Public/Private Ventures (P/PV)

Legacy Collection

Innovation. Research. Action.

After almost 35 years Public/Private Ventures (P/PV) has ceased operations. The organization leaves behind an incredible legacy of knowledge, including hundreds of research reports, case studies and evaluations about how best to improve programs and outcomes for children, youth and families. We are fortunate that P/PV has decided to archive its publications collection with the Foundation Center's IssueLab so that practitioners can benefit from this knowledge for years to come.

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More Time For Teens: Understanding Teen Participation -- Frequency, Intensity and Duration -- In Boys & Girls Clubs

March 27, 2008

Written midway through a three-year longitudinal evaluation of the role Boys & Girls Clubs play in the lives of the youth they serve, this report explores a topic of continuing interest to program operators and funders: What does it take to involve teens in positive out-of-school-time activities? Drawing on survey data from a low-income, ethnically diverse sample of approximately 400 seventh and eighth graders, Clubs attendance data tracked over a period of 17 months, and in-depth interviews with a sample of ninth graders, More Time for Teens identifies a set of factors that appear to contribute to three specific aspects of Club participation: frequency, duration and retention. The report highlights links found between accessible, safe places that provide a variety of informal and formal activities of interest to teens and higher levels of participation. It also distills lessons for programs interested in boosting teen participation. These include establishing relationships when children are younger (these relationships often endure through the teen years), taking into account the importance teens place on friendships and working with teens to establish flexibility in attendance policies as they enter their high school years.

More Time For Teens: Understanding Teen Participation -- Frequency, Intensity and Duration -- In Boys & Girls Clubs Executive Summary

March 1, 2008

To extend our understanding of programs that successfully engage teens, P/PV is conducting a national longitudinal evaluation examining the role Boys & Girls Clubs play in the lives of the youth they serve, particularly as youth transition from middle school to high school. Using data captured to the mid-point of the evaluation, More Time for Teens explores what it takes to involve teens in out-of-school-time programs; the executive summary highlights the reports major findings and recommendations.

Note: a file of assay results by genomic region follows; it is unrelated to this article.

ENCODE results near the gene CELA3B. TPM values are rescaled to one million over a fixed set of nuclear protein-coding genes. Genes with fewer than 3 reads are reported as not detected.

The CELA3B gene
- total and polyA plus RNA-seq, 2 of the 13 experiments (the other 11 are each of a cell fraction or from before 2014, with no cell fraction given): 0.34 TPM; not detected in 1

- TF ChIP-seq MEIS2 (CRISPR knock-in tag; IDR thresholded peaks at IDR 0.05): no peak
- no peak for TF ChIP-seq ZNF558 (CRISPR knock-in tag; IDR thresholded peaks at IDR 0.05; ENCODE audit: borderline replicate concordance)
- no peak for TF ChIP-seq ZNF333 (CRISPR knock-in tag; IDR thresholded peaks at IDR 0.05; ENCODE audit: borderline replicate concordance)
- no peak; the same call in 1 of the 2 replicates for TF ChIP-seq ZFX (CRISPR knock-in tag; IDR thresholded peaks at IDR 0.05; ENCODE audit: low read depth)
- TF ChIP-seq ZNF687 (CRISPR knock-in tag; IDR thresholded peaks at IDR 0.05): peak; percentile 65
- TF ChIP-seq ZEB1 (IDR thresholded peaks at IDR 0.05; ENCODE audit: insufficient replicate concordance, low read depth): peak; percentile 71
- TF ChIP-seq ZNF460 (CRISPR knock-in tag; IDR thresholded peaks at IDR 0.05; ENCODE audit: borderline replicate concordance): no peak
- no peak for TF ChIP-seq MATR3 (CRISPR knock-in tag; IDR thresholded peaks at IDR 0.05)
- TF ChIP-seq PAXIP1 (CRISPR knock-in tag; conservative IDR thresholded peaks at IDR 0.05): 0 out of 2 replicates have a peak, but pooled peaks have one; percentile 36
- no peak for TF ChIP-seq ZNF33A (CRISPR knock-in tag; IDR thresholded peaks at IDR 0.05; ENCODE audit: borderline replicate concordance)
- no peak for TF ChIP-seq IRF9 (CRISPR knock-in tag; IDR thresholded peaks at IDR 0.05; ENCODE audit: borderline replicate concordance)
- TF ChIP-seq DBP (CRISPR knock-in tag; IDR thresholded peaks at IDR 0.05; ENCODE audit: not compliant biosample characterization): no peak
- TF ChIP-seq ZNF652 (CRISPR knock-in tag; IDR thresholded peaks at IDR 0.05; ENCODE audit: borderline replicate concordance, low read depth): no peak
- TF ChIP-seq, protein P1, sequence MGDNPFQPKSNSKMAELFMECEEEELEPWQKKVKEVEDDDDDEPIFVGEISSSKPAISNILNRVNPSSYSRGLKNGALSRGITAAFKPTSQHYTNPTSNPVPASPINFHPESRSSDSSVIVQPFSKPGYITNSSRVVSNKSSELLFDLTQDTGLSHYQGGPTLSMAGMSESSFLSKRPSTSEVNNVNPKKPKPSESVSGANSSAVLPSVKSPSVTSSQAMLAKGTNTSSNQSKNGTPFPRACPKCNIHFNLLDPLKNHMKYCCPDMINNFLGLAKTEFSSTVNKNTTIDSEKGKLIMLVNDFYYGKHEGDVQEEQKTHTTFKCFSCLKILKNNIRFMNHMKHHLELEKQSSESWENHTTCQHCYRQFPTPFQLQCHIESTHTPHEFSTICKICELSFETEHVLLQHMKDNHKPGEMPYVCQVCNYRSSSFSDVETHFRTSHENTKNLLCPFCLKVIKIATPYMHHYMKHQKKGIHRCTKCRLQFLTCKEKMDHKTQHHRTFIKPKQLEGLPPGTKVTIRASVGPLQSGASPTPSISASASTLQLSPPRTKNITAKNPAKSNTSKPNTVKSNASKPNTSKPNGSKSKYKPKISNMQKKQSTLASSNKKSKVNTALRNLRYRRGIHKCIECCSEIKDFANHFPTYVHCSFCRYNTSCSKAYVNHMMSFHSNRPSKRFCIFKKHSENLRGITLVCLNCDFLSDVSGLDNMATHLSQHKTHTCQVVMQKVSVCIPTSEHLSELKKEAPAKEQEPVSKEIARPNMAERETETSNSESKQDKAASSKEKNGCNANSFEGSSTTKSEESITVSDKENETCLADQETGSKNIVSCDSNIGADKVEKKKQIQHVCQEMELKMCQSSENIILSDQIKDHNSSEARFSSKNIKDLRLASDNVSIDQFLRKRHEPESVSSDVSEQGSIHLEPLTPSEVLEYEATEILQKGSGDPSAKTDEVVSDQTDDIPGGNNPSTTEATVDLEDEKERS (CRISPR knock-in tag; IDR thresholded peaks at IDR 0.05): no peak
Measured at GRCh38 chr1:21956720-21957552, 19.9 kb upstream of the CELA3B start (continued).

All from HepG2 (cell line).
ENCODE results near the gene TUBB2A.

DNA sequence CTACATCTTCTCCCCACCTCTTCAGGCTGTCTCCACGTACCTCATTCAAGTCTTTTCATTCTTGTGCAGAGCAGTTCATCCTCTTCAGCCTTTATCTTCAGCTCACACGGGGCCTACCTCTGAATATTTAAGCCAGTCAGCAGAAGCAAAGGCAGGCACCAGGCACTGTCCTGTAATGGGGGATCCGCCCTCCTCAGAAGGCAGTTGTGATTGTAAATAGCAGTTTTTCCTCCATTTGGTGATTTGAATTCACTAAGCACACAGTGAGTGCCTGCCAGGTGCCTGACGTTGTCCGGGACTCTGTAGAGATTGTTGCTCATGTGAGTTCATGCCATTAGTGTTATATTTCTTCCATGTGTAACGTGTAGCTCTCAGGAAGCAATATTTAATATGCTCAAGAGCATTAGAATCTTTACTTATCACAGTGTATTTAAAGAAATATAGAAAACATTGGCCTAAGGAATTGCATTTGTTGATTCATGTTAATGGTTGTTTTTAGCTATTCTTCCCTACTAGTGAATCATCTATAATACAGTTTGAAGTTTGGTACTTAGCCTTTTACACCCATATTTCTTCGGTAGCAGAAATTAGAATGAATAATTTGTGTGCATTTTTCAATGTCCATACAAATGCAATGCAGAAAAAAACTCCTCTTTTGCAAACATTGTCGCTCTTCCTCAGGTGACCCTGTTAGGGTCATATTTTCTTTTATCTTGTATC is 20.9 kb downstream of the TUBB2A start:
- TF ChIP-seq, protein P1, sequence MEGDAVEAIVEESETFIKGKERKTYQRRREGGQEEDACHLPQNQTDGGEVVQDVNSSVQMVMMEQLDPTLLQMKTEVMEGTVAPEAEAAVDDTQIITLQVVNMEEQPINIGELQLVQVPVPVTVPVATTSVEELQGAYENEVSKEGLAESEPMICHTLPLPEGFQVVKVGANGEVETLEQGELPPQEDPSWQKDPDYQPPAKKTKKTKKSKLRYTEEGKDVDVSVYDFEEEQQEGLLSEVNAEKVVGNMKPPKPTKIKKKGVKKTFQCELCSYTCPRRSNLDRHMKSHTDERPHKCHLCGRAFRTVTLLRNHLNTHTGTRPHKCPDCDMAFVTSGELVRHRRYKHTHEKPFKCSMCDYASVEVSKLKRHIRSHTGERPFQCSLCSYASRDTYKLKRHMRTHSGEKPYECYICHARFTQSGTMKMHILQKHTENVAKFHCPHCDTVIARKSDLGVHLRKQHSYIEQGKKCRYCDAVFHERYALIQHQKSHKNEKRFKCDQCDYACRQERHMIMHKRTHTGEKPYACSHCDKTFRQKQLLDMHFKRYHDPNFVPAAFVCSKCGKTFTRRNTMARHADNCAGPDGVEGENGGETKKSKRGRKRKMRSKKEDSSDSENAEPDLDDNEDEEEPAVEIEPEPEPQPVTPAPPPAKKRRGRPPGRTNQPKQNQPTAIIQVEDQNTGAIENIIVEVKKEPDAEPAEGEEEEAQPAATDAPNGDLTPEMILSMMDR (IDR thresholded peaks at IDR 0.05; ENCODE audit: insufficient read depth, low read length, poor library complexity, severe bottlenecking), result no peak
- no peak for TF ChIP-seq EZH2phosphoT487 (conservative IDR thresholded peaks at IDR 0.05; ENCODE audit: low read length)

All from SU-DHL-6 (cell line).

Beyond Safe Havens: A Synthesis of 20 Years of Research on the Boys & Girls Clubs, Executive Summary

September 22, 2005

P/PV recently launched a multiyear study to understand the role that Boys & Girls Clubs play in the lives of early adolescents. Beyond Safe Havens, a prelude to the larger study, reviews the range of evaluations that have been conducted on Boys & Girls Clubs over the past 20 years. This Executive Summary provides a brief outline of the full Beyond Safe Havens report. Specifically, it identifies the potential benefits of the many discrete programs provided by Clubs and discusses three additional studies that examined the broader club experience. The Summary also outlines the strategies that seem to have contributed to the Clubs successes, as well as any challenges that may have impeded more positive results. The Summary concludes with a brief description of a planned longitudinal evaluation of Club members as they transition to high schoolan evaluation meant to provide documentation of the effect of teens broad Club experiences on a wide range of outcomes.

Beyond Safe Havens: A Synthesis of 20 Years of Research on the Boys & Girls Clubs, Full Report

September 1, 2005

P/PV recently launched a multiyear study to understand the role that Boys & Girls Clubsplay in the lives of early adolescents. Beyond Safe Havens, a prelude to the larger study, reviews the range of evaluations that have been conducted on Boys & Girls Clubs over the past 20 years. The report identifies the potential benefits of the many discrete programs provided by Clubs and discusses three additional studies that examined the broader club experience. It also outlines the strategies that seem to have contributed to the Clubs' successes, as well as any challenges that may have impeded more positive results. The report concludes with a brief description of a planned longitudinal evaluation of Club members as they transition to high school -- an evaluation meant to provide documentation of the effect of teens' broad Club experiences on a wide range of outcomes.

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